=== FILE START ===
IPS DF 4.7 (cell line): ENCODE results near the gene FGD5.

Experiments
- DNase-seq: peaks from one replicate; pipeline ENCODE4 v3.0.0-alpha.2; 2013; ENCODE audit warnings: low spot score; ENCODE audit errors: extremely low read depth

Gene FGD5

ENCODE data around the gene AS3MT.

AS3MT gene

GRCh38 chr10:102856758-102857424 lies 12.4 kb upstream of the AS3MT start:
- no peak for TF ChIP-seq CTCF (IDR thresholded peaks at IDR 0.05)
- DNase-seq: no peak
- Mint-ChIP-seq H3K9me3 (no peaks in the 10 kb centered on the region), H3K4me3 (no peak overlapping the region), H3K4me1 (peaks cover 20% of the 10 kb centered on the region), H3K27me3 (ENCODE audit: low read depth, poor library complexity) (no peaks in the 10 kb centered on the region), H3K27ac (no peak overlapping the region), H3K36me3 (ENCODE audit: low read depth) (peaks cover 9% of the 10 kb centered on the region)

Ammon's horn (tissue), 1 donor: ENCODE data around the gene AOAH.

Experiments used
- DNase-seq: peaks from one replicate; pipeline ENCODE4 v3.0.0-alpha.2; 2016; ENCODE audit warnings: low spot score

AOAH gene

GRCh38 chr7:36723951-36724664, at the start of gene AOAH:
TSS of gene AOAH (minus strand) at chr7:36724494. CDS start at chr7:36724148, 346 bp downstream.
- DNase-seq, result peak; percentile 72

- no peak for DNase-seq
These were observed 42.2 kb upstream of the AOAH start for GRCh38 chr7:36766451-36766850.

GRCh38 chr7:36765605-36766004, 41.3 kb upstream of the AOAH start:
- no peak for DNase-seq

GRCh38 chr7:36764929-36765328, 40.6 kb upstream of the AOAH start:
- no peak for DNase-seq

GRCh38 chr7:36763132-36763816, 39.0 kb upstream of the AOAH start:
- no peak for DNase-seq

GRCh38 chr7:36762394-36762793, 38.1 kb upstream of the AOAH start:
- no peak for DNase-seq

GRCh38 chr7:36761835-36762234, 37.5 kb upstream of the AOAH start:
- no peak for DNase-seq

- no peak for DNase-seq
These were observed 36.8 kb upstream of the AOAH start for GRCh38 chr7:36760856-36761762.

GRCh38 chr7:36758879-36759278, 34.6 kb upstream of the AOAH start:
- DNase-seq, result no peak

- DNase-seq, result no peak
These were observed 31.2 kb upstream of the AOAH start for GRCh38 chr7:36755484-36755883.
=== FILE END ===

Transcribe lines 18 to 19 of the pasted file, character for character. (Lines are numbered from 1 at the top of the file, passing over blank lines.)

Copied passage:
- no peak for DNase-seq
These were observed 42.2 kb upstream of the AOAH start for GRCh38 chr7:36766451-36766850.